Educational data must follow students as they cross state lines, and policymakers must be equipped with the tools needed to ensure that teachers, students and parents have access to this important information, according to two reports released by the Data Quality Campaign. One such tool is an open-source system that lets educators pull and use data from a range of existing sources, created with support from the Dell Foundation. More

McGraw-Hill sells education division to Apollo
The Associated Press via The Seattle Times    Share    Share on FacebookTwitterShare on LinkedinE-mail article
McGraw-Hill said that it reached a deal to sell its education arm to private equity firm Apollo Global Management LLC for $2.5 billion in cash and debt, as part of its plan to focus on its financial information businesses. As part of the deal, McGraw-Hill will receive $250 million in Apollo debt with an annual interest rate of 8.5 percent. The acquisition includes the New York-based company's digital and traditional textbook business and other assets. More

Kids and social media: Cloud resources to consider
THE Journal    Share    Share on FacebookTwitterShare on LinkedinE-mail article
Many schools ban the use of social networking sites during the school day for students of any age. Schools that do encourage social media use usually do so with strict guidelines. But that doesn't mean kids stay offline when home, nor does it mean that educators won't have to address the use of social media with their students. A teachable moment might come up around cyberbullying or other concerns, so having access to resources before those moments occur is important. More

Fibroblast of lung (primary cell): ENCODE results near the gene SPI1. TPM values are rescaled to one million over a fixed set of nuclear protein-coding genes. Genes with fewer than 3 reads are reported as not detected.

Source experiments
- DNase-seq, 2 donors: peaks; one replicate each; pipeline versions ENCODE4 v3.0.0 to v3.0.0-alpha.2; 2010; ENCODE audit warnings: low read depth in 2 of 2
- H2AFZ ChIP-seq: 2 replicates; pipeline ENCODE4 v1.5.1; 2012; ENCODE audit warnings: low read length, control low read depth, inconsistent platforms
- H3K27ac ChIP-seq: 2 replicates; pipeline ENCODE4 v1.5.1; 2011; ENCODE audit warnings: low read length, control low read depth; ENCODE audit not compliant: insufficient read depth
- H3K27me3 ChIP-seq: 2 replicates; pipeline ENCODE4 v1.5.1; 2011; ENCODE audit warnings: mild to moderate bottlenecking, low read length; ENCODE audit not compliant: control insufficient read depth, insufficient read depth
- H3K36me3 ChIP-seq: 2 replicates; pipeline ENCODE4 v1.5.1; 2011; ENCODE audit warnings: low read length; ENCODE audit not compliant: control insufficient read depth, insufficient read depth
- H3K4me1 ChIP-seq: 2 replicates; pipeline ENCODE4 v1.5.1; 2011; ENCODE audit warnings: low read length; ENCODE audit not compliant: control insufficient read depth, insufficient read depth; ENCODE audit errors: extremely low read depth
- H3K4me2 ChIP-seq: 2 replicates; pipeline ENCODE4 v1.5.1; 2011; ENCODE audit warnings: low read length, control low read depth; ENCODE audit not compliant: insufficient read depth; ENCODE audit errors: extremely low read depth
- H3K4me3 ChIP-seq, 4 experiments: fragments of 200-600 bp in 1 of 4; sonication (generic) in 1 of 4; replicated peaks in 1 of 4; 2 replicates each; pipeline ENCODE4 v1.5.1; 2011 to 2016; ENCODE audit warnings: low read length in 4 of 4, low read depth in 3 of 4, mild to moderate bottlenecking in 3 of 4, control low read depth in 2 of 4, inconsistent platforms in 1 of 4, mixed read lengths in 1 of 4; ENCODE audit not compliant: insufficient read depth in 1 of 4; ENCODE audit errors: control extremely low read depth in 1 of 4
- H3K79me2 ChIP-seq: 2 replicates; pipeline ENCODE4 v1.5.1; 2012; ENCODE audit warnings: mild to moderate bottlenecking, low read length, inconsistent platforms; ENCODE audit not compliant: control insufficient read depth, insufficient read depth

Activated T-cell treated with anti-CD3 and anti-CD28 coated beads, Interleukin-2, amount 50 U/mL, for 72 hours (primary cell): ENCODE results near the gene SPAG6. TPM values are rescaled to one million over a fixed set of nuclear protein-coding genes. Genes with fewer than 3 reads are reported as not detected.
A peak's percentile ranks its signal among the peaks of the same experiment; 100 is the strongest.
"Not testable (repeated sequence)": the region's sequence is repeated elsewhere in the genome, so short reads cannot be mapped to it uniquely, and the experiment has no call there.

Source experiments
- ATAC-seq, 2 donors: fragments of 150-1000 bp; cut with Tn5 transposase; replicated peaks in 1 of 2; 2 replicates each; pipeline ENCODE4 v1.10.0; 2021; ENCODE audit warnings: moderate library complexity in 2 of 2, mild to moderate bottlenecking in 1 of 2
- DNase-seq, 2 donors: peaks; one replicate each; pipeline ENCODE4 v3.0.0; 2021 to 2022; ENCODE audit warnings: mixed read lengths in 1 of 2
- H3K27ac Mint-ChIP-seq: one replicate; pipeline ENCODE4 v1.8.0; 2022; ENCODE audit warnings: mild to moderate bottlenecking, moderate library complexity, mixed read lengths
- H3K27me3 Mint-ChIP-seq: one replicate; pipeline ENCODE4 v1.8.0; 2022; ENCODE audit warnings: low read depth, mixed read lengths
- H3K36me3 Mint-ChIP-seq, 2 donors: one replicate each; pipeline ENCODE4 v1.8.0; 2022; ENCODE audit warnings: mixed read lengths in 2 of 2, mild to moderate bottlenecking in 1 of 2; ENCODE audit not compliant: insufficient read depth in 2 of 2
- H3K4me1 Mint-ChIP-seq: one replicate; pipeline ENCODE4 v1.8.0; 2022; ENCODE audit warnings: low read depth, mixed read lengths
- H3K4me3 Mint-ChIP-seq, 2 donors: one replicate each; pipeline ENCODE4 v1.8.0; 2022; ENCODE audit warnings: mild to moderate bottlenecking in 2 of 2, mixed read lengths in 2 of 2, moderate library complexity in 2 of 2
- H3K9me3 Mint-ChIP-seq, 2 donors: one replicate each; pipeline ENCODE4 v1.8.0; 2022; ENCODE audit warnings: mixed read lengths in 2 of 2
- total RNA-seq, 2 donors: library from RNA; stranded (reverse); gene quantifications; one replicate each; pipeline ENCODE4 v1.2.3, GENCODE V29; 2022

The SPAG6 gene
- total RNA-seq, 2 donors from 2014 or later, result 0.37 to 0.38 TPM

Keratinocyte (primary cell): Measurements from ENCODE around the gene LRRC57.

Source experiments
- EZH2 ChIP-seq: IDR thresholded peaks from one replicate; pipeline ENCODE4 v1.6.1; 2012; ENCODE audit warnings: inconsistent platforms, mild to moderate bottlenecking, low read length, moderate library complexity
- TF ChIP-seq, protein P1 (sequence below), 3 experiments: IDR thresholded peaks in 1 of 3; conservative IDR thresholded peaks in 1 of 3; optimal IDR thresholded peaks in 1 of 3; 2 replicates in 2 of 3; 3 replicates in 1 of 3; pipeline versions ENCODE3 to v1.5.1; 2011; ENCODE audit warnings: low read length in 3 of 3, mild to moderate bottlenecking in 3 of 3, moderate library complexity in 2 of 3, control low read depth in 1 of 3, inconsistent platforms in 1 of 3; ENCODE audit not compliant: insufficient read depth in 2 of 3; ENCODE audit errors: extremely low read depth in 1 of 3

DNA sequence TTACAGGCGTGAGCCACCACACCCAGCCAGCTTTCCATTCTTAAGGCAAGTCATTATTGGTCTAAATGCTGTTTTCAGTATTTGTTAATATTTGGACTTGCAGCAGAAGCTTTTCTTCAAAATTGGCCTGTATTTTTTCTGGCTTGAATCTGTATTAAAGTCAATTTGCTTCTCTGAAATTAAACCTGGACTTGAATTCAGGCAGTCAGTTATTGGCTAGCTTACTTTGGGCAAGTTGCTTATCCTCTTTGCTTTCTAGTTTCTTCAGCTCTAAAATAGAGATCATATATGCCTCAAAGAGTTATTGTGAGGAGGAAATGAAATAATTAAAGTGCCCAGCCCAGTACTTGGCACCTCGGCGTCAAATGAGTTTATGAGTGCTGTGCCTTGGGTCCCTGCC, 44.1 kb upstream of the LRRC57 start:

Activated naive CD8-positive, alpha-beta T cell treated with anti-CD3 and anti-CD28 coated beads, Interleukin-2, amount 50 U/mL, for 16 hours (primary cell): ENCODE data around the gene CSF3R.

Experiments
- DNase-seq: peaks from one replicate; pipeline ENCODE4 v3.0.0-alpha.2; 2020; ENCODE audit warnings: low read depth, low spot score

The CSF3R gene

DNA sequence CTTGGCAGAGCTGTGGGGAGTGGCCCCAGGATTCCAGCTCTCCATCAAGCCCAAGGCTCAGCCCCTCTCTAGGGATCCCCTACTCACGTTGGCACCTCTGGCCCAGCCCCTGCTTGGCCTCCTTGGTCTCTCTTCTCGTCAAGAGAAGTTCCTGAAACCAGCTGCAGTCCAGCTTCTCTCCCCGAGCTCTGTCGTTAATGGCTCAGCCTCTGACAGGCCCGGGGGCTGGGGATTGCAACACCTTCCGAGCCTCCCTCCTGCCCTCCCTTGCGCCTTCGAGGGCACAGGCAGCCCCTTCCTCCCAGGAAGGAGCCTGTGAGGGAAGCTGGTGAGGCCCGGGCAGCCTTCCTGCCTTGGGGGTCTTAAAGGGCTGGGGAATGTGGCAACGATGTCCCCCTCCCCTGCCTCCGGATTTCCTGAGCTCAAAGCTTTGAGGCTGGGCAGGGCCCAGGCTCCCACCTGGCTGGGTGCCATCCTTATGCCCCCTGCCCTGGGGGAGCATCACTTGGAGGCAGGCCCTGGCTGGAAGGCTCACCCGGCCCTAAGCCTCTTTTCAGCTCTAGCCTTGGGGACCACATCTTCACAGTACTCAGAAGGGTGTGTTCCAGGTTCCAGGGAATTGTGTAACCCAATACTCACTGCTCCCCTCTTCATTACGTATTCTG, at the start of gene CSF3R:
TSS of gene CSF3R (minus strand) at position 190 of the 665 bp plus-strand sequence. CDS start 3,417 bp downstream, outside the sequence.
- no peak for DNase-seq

Students learn better with 'Star Trek'-style touch-screen desks
Popular Science    Share    Share on FacebookTwitterShare on LinkedinE-mail article
Observe the criticisms of nearly any major public education system in the world, and a few of the many complaints are more or less universal. Technology moves faster than the education system. Teachers must teach at the pace of the slowest student rather than the fastest. And — particularly in the United States — grade school children as a group don't care much for, or excel at, mathematics. More



Survey: School Web filtering can impede learning
eSchool News    Share    Share on FacebookTwitterShare on LinkedinE-mail article
More and more students are bringing personal mobile devices to school, but a new survey from the American Association of School Librarians finds that Internet filtering often prevents students from taking advantage of learning's social potential. School librarians report that Web filtering programs have had varied effects in their schools and on school library programs. More

Why teachers worry about students' online research skills
EdTech Magazine    Share    Share on FacebookTwitterShare on LinkedinE-mail article